Why Ontario could be in for a better summer this year
TORONTO -- Ontario might see a better summer than last year amid the COVID-19 pandemic as the province ramps up its vaccination campaign and gets more shots into people’s arms, one infectious disease specialist says.
Dr. Isaac Bogoch made the comments on Monday as several cities and regions marked important milestones in their vaccination campaigns this past weekend with many having given shots to half their populations.
“We are going to start to realize a lot of the benefits of vaccination pretty soon,” Bogoch said. “This is going to start to impact the demographics and the case numbers and who is getting infected and we are going to start to see our cases crumble.”
“Things are moving well in the right direction.”
The Ontario government states that it’s administered 6,238,778 doses of COVID-19 vaccine so far to the province’s population of 14.57 million people.
Canada is scheduled to receive two million doses of the Pfizer-BioNTech COVID-19 vaccine this week as Ontario expands its vaccination campaign further, and opens eligibility to people aged 40 and over this week.
“There’s a lot of vaccines coming into the country, and a lot of them are going into arms so its good news on that front for sure,” Bogoch said.
“I think we will have a better summer than last year. Of course, I don’t think we are going to have a 2019 summer, but it should be better than last year.”
He said other countries, which are a couple of months ahead in their vaccination campaigns, such as the U.K. and the U.S., are all relaxing their restrictions right now.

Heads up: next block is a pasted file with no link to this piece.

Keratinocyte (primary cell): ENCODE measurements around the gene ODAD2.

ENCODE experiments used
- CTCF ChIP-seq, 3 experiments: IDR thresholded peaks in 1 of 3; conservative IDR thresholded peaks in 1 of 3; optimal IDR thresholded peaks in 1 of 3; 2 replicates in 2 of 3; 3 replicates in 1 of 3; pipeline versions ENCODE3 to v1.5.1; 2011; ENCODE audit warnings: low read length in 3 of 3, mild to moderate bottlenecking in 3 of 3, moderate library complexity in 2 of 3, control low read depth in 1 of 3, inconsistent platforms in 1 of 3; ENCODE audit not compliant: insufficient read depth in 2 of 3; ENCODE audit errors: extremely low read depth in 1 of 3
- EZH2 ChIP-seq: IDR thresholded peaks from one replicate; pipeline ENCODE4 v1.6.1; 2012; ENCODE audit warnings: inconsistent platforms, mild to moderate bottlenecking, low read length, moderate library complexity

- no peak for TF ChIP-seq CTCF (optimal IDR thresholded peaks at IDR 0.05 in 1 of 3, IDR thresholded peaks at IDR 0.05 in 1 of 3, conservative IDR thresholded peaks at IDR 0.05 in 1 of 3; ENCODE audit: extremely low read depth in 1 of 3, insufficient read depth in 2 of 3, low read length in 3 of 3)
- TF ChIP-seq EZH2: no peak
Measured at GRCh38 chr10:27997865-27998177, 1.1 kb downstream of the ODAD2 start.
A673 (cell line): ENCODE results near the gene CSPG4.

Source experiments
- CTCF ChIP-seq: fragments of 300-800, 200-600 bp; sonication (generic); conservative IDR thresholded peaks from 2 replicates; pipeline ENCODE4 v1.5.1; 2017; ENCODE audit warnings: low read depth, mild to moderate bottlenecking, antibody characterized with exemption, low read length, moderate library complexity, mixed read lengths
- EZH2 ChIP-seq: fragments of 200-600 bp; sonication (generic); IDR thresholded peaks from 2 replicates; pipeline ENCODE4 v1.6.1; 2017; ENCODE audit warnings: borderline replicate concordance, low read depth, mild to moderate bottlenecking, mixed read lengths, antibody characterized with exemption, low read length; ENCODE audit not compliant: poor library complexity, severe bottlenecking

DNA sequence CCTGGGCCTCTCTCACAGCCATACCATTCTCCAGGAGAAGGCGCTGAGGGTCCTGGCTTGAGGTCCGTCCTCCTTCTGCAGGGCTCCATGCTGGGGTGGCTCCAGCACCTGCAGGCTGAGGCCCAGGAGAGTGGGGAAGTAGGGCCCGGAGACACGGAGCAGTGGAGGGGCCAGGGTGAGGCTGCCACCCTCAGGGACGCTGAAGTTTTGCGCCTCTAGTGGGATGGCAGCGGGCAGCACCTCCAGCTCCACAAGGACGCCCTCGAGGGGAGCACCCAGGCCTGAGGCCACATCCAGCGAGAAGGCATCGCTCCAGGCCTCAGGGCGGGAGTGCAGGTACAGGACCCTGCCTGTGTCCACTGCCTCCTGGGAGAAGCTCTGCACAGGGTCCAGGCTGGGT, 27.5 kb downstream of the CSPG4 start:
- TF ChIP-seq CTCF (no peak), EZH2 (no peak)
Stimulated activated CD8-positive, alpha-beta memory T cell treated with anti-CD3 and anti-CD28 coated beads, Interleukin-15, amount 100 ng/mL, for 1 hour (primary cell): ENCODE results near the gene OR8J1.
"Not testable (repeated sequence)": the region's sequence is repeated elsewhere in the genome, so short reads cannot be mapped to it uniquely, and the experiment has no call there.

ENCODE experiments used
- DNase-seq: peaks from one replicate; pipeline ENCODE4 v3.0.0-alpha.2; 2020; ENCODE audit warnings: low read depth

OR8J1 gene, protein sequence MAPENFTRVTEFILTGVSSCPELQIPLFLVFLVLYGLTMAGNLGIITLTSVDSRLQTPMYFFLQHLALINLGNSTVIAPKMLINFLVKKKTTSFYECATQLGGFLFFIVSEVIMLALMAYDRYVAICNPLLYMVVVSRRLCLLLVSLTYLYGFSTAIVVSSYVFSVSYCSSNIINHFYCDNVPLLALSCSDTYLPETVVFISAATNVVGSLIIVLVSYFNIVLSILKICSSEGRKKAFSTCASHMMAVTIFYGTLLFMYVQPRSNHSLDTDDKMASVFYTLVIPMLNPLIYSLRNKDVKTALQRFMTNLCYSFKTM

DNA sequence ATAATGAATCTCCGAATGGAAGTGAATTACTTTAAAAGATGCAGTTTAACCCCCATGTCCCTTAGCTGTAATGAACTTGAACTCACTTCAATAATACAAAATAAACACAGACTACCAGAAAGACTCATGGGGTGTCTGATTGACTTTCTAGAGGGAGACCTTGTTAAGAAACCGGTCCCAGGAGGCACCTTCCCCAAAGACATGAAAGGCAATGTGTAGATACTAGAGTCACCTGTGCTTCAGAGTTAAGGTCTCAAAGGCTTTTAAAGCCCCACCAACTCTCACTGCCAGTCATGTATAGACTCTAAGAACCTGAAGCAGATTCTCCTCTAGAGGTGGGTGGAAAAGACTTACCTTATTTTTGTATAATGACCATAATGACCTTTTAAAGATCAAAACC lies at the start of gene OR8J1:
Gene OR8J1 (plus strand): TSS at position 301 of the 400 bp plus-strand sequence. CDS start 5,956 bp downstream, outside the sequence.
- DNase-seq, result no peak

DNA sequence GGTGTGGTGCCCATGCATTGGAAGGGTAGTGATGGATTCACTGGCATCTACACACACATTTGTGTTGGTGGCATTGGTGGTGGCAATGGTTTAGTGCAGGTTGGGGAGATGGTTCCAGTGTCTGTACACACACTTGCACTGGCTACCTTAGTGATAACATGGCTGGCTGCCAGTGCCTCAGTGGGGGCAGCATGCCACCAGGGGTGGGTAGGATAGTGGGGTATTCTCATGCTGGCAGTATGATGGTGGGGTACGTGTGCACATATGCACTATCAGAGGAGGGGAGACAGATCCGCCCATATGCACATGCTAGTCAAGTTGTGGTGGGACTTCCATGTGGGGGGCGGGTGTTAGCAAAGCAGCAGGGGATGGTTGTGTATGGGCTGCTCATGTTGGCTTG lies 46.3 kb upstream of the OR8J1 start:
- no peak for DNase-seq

“We are going to get there. We are going to get there faster than we think because these vaccines are rolling into the country and because many of these provinces are getting the third wave under control,” Bogoch said.
“If you look at Ontario, we are far from where we need to be, but the case numbers, the seven-day averages, all of this is coming down.”
“The ICUs, again, still in trouble, but there are early, but real signs, that they are getting decompressed. We are headed in the right direction.”
The Ontario government entered a provincewide stay-at-home order last month in order to curb the spread of the deadly disease. The order is expected to last at least until May 20.
He said he can’t imagine the situation drastically improving in Ontario in June, but as the province gets through May and June, the cases will start to trickle down significantly.
“We are starting along that spectrum where things are returning to normal,” he said. “I think the other beautiful component is because of mass vaccination, unlike last summer, we don’t have to worry as much about having these big massive waves taking over again.”
“Certainly, we might see sporadic outbreaks here and there, but again, if most of us accept the vaccine when it comes and we are all vaccination, we should have this under control in Ontario.”